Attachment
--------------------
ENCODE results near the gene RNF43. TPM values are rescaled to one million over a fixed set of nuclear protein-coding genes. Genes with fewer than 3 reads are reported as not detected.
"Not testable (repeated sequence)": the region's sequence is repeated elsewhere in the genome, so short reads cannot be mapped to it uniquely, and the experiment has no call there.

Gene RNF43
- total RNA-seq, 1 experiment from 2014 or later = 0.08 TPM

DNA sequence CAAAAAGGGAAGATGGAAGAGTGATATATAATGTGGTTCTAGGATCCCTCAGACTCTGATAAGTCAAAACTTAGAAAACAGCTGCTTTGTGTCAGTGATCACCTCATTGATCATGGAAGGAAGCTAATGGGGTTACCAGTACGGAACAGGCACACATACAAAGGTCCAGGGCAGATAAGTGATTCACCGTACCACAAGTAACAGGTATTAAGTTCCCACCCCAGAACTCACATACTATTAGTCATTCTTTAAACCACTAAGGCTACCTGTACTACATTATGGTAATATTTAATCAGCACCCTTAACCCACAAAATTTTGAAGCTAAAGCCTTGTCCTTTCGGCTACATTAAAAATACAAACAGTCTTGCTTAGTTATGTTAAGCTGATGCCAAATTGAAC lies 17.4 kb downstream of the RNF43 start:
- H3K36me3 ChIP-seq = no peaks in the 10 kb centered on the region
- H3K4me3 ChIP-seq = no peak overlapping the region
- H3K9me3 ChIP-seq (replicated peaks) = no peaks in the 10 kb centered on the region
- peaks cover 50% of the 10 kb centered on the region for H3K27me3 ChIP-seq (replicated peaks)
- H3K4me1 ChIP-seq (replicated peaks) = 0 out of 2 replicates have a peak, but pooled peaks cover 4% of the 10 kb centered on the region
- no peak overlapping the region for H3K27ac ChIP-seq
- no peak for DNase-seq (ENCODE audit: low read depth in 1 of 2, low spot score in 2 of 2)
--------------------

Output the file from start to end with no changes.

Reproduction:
ENCODE results near the gene RNF43. TPM values are rescaled to one million over a fixed set of nuclear protein-coding genes. Genes with fewer than 3 reads are reported as not detected.
"Not testable (repeated sequence)": the region's sequence is repeated elsewhere in the genome, so short reads cannot be mapped to it uniquely, and the experiment has no call there.

Gene RNF43
- total RNA-seq, 1 experiment from 2014 or later = 0.08 TPM

DNA sequence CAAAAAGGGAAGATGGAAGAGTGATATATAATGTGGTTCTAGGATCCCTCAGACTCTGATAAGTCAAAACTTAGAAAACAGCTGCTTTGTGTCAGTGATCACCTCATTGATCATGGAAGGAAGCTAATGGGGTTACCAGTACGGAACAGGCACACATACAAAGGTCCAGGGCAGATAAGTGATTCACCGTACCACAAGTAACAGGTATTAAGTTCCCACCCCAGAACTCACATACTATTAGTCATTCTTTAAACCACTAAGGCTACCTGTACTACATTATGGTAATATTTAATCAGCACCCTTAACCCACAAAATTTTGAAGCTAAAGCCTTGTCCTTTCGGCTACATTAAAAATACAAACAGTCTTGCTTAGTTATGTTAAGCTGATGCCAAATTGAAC lies 17.4 kb downstream of the RNF43 start:
- H3K36me3 ChIP-seq = no peaks in the 10 kb centered on the region
- H3K4me3 ChIP-seq = no peak overlapping the region
- H3K9me3 ChIP-seq (replicated peaks) = no peaks in the 10 kb centered on the region
- peaks cover 50% of the 10 kb centered on the region for H3K27me3 ChIP-seq (replicated peaks)
- H3K4me1 ChIP-seq (replicated peaks) = 0 out of 2 replicates have a peak, but pooled peaks cover 4% of the 10 kb centered on the region
- no peak overlapping the region for H3K27ac ChIP-seq
- no peak for DNase-seq (ENCODE audit: low read depth in 1 of 2, low spot score in 2 of 2)